2.3 Liberalisation in the financial services industry
We’ve already touched upon the changing social and economic context by looking at the growth of debt in relation to income and the way that debt impacts upon different types of household. Yet there are other aspects of the social and economic context relevant to understanding debt. One of the most important was the liberalisation of the UK financial services industry. This process brought about great change within financial services and dated back to legislation passed in the 1980s. This included the Financial Services Act 1986, the Building Societies Act 1986, and the Banking Act 1987. Together with policy changes by lenders, these acts prompted the diversification by financial institutions into various new activities; relaxed rules on the use by lenders of borrowing from other financial institutions in the world’s financial markets to finance their personal lending, and encouraged greater price competition among lenders.
These developments led to a very different environment from that prevailing in the 1970s. Then, credit and store cards were only starting to emerge in the UK. Most mortgage lending was carried out by building societies while the banks largely limited their personal lending activities to providing overdrafts and personal loans; boundaries were clearly drawn. Other features of financial life before the 1980s were starkly in contrast with life in the mid 2000s. Lenders were less proactive in encouraging debt, and marketing was limited. Borrowers expected to have a long-standing – if not lifetime – relationship with financial institutions: one bank for banking and loans, one building society for a mortgage. When seeking a mortgage from a building society, borrowers were often expected to have a savings account with the same lender. Even after having their mortgage applications approved, borrowers sometimes had to queue for funds until these were available for advancing. By the mid 2000s, it was common for households to have multiple relationships with different lenders.
Accompanying this more competitive environment has been a greater emphasis on marketing. Some newer entrants to the UK credit card market introduced more aggressive marketing techniques and offering interest-free periods to woo consumers (but often with ‘catches’), and higher credit limits, including some limits increased with no reference to the borrower. Marketing is used by companies to encourage people to buy goods and services; it’s now common for banks and other lending institutions to advertise ‘sales’ for their debt products in much the same way as traditional high-street stores selling jeans and trainers, for example, might have January sales.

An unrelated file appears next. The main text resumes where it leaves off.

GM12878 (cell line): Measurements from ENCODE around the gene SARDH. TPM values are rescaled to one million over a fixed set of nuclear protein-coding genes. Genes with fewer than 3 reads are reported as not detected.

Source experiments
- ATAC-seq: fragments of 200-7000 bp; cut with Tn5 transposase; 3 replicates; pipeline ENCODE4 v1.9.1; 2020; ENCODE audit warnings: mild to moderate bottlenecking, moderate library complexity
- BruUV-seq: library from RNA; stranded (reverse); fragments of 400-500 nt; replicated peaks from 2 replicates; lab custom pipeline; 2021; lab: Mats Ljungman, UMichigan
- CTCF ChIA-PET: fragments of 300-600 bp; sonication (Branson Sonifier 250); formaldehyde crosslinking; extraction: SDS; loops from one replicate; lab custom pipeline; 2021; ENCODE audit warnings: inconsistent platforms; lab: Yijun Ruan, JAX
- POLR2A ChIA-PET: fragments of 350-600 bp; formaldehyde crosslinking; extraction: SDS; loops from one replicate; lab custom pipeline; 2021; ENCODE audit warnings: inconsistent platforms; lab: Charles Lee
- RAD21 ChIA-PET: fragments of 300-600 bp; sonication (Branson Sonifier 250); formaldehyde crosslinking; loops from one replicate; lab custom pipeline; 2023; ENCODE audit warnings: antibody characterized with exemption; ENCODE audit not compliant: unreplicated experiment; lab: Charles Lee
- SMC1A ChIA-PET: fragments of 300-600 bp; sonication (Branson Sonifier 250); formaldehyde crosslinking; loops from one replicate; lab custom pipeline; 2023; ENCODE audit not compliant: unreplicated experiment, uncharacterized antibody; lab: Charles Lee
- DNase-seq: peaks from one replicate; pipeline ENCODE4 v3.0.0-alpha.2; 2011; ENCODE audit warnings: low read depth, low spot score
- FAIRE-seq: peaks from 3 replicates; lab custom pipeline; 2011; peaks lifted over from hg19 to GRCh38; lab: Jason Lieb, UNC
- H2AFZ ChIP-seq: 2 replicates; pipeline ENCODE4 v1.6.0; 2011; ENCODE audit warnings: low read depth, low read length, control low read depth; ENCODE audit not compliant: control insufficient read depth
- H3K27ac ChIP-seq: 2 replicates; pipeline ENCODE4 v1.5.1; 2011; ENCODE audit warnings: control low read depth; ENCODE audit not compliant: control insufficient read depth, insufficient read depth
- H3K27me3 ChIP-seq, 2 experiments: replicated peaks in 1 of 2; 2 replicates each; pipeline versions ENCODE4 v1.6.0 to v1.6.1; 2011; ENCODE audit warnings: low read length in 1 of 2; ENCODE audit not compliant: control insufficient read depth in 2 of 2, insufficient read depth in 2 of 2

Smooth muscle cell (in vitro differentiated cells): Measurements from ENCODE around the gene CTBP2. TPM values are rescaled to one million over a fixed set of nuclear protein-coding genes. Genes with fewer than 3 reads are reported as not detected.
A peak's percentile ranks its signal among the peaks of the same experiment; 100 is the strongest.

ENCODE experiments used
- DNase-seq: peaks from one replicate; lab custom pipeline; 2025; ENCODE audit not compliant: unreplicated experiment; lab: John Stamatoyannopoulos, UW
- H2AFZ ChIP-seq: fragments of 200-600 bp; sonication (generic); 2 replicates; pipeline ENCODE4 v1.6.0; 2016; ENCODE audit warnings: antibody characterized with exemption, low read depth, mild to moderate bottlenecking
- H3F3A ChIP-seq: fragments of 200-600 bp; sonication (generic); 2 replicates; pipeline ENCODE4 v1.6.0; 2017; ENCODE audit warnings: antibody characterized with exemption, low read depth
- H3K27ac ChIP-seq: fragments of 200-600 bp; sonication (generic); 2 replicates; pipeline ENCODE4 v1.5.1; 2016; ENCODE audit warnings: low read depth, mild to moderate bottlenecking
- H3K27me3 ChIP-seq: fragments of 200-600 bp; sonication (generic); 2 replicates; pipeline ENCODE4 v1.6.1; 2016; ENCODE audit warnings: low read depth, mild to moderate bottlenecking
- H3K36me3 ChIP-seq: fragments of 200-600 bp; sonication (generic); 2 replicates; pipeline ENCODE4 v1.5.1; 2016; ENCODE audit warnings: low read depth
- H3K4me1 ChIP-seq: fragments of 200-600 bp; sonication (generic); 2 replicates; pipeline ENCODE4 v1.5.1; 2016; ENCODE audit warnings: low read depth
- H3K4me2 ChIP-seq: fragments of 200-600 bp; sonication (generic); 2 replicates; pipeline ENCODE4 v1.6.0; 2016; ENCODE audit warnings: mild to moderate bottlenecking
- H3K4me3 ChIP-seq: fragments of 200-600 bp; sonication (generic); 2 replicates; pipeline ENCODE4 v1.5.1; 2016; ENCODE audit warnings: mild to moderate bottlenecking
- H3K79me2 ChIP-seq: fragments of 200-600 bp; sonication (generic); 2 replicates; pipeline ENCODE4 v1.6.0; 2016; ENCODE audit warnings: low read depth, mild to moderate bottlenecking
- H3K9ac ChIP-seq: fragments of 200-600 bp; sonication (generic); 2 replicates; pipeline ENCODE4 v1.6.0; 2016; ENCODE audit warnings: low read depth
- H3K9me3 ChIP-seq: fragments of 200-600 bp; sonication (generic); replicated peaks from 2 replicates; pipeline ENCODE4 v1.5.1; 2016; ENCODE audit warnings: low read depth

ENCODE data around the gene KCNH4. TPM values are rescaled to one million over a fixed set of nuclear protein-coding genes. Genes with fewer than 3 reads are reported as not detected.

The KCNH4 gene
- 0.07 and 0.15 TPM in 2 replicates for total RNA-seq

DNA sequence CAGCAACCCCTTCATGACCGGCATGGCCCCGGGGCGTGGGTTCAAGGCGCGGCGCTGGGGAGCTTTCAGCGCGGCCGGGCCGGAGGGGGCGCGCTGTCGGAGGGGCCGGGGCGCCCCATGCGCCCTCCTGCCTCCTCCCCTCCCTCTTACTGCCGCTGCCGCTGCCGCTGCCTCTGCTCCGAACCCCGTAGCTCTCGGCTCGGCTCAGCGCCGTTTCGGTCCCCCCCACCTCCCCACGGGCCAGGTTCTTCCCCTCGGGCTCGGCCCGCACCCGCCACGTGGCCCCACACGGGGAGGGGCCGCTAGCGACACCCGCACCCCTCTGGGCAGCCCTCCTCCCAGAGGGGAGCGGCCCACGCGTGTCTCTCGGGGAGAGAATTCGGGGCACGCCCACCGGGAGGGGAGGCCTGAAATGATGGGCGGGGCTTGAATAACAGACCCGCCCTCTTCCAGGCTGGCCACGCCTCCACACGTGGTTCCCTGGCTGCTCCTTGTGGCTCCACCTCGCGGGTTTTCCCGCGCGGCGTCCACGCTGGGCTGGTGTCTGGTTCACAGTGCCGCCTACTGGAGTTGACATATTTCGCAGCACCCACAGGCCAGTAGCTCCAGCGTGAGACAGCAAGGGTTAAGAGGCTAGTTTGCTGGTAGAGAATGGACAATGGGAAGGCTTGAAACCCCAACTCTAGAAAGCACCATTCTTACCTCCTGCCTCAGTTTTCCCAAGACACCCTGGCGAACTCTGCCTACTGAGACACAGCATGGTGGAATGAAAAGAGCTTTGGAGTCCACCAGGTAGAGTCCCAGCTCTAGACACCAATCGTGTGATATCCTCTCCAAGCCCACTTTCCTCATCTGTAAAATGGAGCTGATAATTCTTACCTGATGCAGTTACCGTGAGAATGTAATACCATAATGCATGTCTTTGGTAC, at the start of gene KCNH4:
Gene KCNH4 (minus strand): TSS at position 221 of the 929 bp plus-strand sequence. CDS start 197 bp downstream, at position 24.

Consequently, it can be argued that the liberalisation of the financial services industry in the UK is linked to the consumer society: the increased availability of debt products helps to provide the money that fuels immediate consumption. One partial explanation for people’s willingness to borrow is that there has been a shift from deferred gratification, where one might save before purchasing a good, towards immediate reward, obtained through using credit (Lury, 2004). It’s possible to see the strength of this argument in practice when you consider the number of adverts encouraging you to ‘buy now and pay later’.
This discussion can be carried a step further: it can be claimed that the financial services industry is not simply meeting the demand for debt, but it is part of a process which encourages debt. There is some evidence to support this argument. For instance, a study in the USA found that increases in credit card limits, 90 per cent of which are initiated by the issuers rather than card holders, generated an immediate and significant rise in debt (Gross and Souleles, 2002).
There are also claims that the liberalisation of financial services has not made the debt market as competitive as it would appear. The Competition Commission found, in a report into store cards, that: ‘there is an adverse effect on competition in connection with the supply of consumer credit through store cards and associated insurance in the UK’; this report also found that the charges on store cards were ‘on average some 10 to 20 per cent higher across the store card market as a whole than they would have been had they reflected providers’ costs, including the cost of capital’ (Competition Commission, 2005). In essence, this is arguing that there is a lack of competition in the provision of such cards, and that consequently the charges for them are higher than they need be. The report suggests that the estimated cost to cardholders in terms of the excess prices paid for credit and insurance was in the region of £80 to £100 million a year.
Liberalisation also tends to be accompanied by increased regulation. The Office of Fair Trading (OFT) and local authority Trading Standards Departments enforce the Consumer Credit Act 2006. The 2006 Act amended the Consumer Credit Act 1974, which had started to come under increasing strain in the 1990s and 2000s and was arguably unable to cope with the more liberalised debt market. The 2006 Act regulates consumer credit and consumer hire agreements and lays down rules covering issues such as: the form and content of agreements; what can and cannot be stated in advertisements for debt products; and the procedures for debtors to challenge unfair relationships with creditors. The Act requires lenders to provide annual statements for some types of loan and more information to be given to customers who are not keeping up with their payments. The 2006 Act also increased the number of credit deals that are regulated.